Pathogenesis of serous carcinoma of the endometrium is closely intertwined with that of HGSC in general. Several precursor lesions manifesting different stages of cancer evolution are recognized. These include p53 signature, endometrial glandular dysplasia, and EIC. TP53 mutation is an initial but essential molecular abnormality involved in the development and progression of this tumor, and tumor cells usually are strongly positive for p53 immunostaining. The lesions of the p53 signature appear similar to those seen in the fallopian tube and consist of clusters of normal-appearing cells with strong immunostaining for p53.83,85
Endometrial intraepithelial carcinoma may be present in isolation or, more commonly, adjacent to a focus of invasive carcinoma. It is usually present near the surface of the endometrium, replacing the surface endometrial epithelium with variable extension into underlying glands. The lesion consists of highly atypical cells cytologically identical to those comprising the invasive serous carcinoma. Endometrial intraepithelial carcinoma may be associated with the high-stage disease with involvement of the ovaries and peritoneum and a fatal outcome. The widespread tumor dissemination is probably due to the malignant cells from the EIC traveling to the peritoneal cavity and ovary through the fallopian tube and giving rise to metastatic disease in these locations. This peritoneal and ovarian spread may be seen even without myometrial invasion.34,86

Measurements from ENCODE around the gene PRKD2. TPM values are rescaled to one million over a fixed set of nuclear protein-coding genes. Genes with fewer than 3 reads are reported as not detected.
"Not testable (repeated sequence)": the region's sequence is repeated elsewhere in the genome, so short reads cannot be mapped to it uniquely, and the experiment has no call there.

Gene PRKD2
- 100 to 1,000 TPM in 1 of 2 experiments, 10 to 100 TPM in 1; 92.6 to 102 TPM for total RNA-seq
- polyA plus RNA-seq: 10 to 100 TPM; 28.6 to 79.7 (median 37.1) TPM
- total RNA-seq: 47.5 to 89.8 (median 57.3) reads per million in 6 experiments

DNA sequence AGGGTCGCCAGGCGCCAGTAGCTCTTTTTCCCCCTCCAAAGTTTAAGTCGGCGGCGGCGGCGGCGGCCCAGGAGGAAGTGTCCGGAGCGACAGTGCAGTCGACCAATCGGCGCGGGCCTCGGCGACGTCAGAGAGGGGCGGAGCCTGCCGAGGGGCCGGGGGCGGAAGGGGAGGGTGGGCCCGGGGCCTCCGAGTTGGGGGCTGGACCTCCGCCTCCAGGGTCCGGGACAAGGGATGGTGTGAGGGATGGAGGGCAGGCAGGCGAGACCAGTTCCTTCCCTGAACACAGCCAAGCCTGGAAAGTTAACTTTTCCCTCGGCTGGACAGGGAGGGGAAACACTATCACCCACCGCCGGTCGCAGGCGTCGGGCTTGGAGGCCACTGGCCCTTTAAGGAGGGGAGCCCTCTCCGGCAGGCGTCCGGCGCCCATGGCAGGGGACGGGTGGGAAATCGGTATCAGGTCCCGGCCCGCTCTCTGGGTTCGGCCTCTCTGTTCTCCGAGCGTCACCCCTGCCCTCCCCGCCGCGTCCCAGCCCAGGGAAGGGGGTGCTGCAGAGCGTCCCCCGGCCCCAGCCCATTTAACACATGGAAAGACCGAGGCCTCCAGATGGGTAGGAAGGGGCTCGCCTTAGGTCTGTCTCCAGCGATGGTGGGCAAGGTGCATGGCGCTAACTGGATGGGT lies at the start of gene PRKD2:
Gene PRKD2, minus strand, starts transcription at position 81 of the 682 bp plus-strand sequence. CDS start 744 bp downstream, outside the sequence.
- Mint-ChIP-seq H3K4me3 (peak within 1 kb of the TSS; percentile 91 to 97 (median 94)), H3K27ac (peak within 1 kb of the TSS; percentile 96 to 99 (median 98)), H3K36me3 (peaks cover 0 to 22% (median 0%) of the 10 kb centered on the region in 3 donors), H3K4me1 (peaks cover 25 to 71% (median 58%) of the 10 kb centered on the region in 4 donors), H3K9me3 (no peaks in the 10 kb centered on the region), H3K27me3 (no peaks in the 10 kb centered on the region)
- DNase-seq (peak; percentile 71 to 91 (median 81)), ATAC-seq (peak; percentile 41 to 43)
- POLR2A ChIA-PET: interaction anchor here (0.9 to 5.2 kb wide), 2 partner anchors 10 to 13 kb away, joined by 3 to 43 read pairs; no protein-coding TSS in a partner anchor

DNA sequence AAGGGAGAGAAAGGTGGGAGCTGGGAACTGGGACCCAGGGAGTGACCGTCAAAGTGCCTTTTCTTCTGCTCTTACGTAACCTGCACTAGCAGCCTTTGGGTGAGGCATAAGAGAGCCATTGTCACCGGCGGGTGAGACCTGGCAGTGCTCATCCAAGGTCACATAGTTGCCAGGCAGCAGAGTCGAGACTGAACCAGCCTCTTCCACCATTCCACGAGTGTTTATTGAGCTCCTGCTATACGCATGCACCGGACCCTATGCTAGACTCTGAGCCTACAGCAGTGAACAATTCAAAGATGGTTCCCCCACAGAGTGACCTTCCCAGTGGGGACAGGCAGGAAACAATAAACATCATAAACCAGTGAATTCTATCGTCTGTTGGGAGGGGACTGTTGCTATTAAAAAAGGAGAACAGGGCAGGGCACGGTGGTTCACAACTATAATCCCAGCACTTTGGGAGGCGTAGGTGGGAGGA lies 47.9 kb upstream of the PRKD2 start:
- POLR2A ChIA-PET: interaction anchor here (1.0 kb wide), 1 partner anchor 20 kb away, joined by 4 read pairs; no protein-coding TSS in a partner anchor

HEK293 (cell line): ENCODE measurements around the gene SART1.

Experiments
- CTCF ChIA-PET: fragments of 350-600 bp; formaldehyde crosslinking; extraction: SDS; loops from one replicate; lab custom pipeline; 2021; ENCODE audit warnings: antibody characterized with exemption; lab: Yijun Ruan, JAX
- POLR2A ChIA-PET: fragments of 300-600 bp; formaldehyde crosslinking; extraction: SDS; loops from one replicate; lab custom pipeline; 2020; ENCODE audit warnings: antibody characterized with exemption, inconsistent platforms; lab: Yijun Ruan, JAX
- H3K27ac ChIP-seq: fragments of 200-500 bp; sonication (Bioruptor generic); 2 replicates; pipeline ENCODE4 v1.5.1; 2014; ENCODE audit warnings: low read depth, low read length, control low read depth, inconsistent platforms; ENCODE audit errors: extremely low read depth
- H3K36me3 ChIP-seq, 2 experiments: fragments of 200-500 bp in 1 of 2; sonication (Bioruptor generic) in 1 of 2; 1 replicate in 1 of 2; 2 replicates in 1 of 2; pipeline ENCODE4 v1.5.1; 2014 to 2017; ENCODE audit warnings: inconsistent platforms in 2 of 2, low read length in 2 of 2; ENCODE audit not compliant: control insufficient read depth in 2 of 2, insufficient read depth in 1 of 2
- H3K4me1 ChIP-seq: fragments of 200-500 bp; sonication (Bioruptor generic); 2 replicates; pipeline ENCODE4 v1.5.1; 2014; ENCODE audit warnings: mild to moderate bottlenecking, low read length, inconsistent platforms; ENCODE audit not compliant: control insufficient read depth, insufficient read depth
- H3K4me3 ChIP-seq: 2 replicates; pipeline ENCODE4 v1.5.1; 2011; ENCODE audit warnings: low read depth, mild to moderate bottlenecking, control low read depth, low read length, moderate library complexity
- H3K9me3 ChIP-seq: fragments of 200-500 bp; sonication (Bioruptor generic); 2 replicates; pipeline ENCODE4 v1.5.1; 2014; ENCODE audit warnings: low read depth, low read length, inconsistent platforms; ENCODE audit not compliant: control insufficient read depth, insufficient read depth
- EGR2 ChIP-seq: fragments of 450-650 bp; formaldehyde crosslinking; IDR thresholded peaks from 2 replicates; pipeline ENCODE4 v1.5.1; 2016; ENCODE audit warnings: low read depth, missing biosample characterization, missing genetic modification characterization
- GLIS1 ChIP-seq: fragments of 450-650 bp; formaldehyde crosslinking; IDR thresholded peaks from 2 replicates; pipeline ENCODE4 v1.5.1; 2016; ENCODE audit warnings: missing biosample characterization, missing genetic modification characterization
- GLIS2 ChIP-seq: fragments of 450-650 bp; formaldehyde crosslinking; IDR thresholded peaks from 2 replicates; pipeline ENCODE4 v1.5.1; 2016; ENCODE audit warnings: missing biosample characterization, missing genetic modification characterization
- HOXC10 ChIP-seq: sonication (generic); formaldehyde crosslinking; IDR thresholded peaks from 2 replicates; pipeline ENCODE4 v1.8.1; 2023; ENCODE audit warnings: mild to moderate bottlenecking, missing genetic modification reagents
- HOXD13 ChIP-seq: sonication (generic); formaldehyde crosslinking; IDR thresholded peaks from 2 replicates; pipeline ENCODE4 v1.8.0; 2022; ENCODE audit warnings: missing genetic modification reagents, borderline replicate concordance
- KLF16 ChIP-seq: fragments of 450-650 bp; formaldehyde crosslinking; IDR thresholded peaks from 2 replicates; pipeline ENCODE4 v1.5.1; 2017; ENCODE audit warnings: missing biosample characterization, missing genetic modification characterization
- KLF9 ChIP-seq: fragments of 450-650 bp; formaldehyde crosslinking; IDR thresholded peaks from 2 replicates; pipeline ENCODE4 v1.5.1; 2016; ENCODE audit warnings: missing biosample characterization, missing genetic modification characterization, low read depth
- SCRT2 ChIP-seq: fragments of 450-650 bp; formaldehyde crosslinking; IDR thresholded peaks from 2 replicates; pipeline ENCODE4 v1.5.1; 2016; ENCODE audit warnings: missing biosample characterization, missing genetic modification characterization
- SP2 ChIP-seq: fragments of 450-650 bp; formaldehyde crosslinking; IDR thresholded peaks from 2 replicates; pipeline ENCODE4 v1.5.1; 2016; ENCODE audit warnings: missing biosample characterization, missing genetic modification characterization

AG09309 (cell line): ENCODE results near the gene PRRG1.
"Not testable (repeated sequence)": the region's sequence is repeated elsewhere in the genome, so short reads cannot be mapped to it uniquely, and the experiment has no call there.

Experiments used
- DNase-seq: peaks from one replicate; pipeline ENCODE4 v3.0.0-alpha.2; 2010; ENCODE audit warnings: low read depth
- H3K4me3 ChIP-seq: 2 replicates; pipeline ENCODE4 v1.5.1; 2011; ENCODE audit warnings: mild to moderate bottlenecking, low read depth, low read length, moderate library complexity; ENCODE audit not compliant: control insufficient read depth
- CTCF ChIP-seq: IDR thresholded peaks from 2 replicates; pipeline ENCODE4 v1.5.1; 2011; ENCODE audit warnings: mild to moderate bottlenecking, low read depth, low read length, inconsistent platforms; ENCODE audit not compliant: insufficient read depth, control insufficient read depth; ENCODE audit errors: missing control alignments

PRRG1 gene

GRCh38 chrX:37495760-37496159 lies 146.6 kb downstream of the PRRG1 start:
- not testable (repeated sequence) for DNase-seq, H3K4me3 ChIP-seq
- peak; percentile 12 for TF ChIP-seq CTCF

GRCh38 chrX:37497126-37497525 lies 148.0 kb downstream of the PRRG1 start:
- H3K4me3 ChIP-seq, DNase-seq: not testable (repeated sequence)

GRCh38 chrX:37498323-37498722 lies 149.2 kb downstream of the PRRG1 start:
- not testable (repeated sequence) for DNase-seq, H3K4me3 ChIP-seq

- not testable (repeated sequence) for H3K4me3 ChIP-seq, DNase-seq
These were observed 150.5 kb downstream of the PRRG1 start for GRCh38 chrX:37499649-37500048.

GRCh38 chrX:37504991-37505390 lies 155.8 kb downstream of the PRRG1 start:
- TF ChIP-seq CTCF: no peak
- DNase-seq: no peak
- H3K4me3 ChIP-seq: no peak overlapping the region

A small subgroup of patients with USC may also have STIC lesions, suggesting that STIC may on occasion act as the precursor for USC and that malignant cells from STIC may travel from the fallopian to the uterine cavity and give rise to USC. However, some authors have suggested that these STICS are metastatic implants from USC rather than precursor lesions for uterine cancer.87